To encourage a change in the sick care mindset, Cigna introduced the “Say Ahhh” and “Job Swap” campaigns, which used social influencers to motivate people to take better care of their health by getting annual checkups. The shift from the sick care to the well care model at Cigna increased the number of adult preventive care checkups by 18 percent,5 or literally millions of people. The company’s approach was met with support from both customers and healthcare professionals.

Taking Responsibility for Health

If well care is going to succeed, it’s not just providers and payers who need to rethink what healthcare means. It’s also everyone else, too. Under the sick care system, people go to the doctor only when they are sick. This needs to change. They need to seek out medical care prior to becoming ill or developing a chronic disease. Further, people need to reduce their risk factors for disease by maintaining a healthier lifestyle. This includes managing risk factors such as obesity, lack of exercise, stress, alcohol consumption, use of tobacco products and substance abuse.

According to CDC, chronic diseases that are avoidable through preventive care services account for 75 percent of the nation’s healthcare spending, and they lower economic output in the U.S. by $260 billion a year. If everyone in the country received the recommended clinical care, the healthcare system could save more than 100,000 lives a year.5

Diabetes is one example of the cost savings and improvement in a population’s health that a preventive approach can achieve. The cost of treating a diabetic patient each year is roughly $6,000. However, many cases of diabetes can be prevented by modest behavioral changes such as increased exercise and a healthier diet. In one study, a group that was able to implement lifestyle changes developed diabetes at a 58 percent lower rate than a group with no interventions.1

With an aging population, the shift in the burden of disease toward chronic conditions has accelerated. The most prevalent preventable causes of death today are obesity and smoking, which result in delayed but progressive disease. Currently, about half of all Americans have at least one chronic condition. Patients with a chronic illness need to take an active role in their own treatment by educating themselves about their illness. The more knowledge patients gain, the better able they are to interact with their healthcare providers during medical visits. Active participation by patients allows healthcare providers to spend more time during medical visits educating patients about appropriate actions to take at home to control or even cure diseases.6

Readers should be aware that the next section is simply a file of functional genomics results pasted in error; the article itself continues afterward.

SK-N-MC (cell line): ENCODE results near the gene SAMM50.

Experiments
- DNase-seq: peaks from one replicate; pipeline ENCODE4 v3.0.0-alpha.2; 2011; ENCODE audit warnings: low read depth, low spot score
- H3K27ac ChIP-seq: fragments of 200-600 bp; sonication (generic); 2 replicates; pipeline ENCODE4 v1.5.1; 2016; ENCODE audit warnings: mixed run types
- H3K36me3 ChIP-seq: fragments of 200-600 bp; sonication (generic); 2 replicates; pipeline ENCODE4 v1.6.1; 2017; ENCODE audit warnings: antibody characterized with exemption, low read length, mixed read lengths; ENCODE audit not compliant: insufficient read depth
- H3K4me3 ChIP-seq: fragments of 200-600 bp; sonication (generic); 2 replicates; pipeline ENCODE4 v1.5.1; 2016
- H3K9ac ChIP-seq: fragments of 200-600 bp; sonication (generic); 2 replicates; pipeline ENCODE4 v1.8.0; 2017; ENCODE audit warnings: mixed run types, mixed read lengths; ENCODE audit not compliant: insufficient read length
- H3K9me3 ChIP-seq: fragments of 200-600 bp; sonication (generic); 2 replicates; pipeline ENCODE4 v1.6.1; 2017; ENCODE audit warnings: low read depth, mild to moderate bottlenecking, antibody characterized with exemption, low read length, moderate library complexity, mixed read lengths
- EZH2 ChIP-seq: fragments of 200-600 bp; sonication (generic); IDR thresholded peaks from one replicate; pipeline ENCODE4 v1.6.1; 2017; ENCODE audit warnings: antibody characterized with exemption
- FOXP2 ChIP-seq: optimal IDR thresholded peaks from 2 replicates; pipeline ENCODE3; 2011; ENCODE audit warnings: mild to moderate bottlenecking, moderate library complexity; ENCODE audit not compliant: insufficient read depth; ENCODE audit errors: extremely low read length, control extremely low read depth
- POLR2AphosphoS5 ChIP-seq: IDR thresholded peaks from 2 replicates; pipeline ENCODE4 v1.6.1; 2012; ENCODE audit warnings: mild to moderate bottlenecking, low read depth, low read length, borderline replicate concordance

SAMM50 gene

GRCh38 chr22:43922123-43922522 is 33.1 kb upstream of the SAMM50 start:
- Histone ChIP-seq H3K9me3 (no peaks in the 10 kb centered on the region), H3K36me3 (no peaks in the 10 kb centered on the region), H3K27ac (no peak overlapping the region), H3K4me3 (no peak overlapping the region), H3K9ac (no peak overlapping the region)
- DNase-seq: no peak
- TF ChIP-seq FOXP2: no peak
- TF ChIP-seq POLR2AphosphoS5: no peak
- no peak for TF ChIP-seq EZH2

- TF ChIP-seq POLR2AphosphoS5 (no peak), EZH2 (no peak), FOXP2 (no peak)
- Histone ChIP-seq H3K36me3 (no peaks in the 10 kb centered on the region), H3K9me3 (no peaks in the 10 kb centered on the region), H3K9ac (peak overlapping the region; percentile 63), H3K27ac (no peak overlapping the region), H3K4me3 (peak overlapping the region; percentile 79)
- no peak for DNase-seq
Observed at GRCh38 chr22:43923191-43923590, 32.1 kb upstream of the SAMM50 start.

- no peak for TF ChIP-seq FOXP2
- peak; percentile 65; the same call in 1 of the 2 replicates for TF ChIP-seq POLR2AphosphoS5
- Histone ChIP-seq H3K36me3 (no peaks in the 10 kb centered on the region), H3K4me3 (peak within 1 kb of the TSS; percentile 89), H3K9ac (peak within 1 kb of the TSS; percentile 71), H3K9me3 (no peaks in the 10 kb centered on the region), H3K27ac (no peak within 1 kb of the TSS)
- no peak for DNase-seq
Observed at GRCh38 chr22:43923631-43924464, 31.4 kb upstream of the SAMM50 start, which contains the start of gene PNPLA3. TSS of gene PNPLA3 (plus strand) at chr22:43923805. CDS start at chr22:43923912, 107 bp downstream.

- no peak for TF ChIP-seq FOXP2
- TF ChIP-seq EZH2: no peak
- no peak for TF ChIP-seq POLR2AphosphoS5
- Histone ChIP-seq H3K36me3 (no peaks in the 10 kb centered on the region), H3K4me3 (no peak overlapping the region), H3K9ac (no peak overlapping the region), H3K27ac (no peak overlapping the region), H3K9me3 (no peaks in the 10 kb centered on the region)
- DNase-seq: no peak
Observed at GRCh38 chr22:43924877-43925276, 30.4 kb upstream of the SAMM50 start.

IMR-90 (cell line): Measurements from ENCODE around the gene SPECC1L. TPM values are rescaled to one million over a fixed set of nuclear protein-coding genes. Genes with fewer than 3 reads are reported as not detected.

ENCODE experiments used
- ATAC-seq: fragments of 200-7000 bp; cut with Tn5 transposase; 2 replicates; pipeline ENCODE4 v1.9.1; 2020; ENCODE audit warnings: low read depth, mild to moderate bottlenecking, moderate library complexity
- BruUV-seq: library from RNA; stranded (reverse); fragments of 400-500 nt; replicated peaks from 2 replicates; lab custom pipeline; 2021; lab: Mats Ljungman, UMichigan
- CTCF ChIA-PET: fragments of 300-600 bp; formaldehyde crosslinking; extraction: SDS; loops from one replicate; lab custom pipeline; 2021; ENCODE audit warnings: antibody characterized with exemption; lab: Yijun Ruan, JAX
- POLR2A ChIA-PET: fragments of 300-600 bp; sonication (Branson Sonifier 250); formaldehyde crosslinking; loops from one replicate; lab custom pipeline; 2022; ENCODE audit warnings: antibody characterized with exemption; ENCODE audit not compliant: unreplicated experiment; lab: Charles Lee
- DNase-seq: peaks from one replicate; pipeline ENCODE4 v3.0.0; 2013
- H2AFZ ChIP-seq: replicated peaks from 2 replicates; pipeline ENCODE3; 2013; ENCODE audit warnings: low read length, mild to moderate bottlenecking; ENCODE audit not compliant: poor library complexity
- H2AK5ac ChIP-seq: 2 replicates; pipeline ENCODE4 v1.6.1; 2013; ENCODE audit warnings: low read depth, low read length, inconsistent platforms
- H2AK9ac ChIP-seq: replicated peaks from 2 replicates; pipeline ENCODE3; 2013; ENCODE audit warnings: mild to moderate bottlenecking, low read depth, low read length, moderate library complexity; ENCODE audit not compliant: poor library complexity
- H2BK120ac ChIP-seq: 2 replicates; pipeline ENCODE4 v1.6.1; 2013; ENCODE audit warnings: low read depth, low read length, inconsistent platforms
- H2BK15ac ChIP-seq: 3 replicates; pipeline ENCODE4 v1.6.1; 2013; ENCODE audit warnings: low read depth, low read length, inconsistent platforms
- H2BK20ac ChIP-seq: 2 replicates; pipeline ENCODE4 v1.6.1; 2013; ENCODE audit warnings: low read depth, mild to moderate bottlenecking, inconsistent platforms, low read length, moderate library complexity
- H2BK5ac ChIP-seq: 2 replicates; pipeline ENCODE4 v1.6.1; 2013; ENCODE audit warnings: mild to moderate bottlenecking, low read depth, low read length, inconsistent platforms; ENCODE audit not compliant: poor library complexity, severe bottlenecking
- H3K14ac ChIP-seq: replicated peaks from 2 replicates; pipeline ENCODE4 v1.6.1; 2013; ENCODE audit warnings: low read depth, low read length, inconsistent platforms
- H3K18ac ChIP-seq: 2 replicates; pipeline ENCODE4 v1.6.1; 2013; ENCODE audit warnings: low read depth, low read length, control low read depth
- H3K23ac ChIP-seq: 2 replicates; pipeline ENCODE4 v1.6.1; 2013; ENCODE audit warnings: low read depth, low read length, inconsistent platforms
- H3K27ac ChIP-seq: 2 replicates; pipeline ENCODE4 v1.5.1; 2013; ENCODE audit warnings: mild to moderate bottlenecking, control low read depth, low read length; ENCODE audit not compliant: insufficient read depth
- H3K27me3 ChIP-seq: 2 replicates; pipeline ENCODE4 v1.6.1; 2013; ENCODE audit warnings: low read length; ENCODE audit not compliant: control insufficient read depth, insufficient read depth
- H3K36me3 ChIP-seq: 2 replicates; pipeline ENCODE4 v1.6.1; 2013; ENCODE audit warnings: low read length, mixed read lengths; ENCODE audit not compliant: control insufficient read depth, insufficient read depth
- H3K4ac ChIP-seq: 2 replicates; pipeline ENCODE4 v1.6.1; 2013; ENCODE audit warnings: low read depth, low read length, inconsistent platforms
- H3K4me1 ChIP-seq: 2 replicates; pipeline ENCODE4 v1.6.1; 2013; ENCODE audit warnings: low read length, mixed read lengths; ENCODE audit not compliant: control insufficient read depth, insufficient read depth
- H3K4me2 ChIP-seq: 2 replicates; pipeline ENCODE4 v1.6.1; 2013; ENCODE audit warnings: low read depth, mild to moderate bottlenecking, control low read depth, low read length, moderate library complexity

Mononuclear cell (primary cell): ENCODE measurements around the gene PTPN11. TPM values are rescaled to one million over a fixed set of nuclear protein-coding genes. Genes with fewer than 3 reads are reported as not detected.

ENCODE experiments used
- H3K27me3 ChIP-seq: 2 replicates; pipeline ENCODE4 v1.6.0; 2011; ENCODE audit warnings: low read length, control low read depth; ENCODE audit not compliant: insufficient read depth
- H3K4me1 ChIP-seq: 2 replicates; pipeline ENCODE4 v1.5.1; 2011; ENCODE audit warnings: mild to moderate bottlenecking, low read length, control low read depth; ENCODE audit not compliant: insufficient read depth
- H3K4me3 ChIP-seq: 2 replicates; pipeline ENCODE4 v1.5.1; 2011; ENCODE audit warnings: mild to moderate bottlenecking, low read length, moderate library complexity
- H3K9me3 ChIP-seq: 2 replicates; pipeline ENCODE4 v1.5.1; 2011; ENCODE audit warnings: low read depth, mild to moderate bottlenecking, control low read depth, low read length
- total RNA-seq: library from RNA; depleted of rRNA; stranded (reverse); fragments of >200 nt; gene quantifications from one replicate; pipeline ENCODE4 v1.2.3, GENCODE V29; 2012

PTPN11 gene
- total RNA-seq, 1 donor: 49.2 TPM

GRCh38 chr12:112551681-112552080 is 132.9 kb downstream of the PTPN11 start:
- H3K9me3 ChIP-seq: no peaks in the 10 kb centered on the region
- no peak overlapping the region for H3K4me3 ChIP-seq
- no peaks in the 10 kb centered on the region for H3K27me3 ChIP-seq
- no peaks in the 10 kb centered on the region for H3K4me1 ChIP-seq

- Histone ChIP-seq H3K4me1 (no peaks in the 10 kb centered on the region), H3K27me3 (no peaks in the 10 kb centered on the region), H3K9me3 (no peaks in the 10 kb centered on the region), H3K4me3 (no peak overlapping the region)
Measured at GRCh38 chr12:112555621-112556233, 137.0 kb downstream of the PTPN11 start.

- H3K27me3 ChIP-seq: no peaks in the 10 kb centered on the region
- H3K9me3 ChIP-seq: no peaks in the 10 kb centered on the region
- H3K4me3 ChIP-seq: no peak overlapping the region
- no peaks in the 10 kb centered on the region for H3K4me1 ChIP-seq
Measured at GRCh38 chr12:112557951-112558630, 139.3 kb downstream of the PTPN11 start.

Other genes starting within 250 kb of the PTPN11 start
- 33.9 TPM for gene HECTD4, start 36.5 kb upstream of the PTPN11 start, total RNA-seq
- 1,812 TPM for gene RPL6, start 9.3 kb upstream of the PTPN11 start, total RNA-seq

For people with chronic diseases, well care equals disease management. A large component of disease management is patient education, behavior modifications and involving patients’ families in assisting them at home to follow through on necessary changes. For this to work, patients must be engaged and active in their healthcare. Patient empowerment is an essential component in changing any part of the healthcare system.

Applying Technology

A big part of the transition to well care can be aided by developments in technology aimed at improving individual patient outcomes and quality of life, while reducing costs. Tech companies are currently developing programs to help medical providers streamline services such as urgent care, behavioral health, radiology and chronic care verticals.7

Some examples of how technology can help reduce costs and improve outcomes are the use of patient portals that allow quicker access to care providers, the development of medical devices and apps that allow patients to be monitored remotely, and the use of portable medical records aimed at reducing overlapping medical procedures and testing.

But, the medical community isn’t the only sector where changes in technology need to occur. To reduce costs and improve patient outcomes, payers also need to adopt new technology such as the rapidly growing role of telemedicine (the use of telecommunication technologies to deliver health services over a distance) to provide care for the underserved, those at a distance or for whom care is inaccessible. Telemedicine applications have demonstrated dramatic growth during the past decade, particularly in rural areas for clinical specialty applications, the most common being radiology, cardiology, orthopedics and mental health services. Reimbursement for teleservices by payers has emerged as a crucial issue to the development of these services. For projects to evolve from the demonstration stage to a mainstream component of health delivery,8 payers must adapt how reimbursement is viewed.

Preventive Care Is Key

Healthcare in the U.S. has reached a critical tipping point where it must evolve from sick care to well care. The long-established model of treating disease rather than preventing it is not sustainable. For change to occur, there needs to be a shift in the established culture of sick care to more time and effort spent on preventive care that results in less time and money spent on patients. Moving toward a well-care model focused on prevention is the best solution!

Abbie Cornett
Abbie Cornett, MBA, is the patient advocate for IG Living Magazine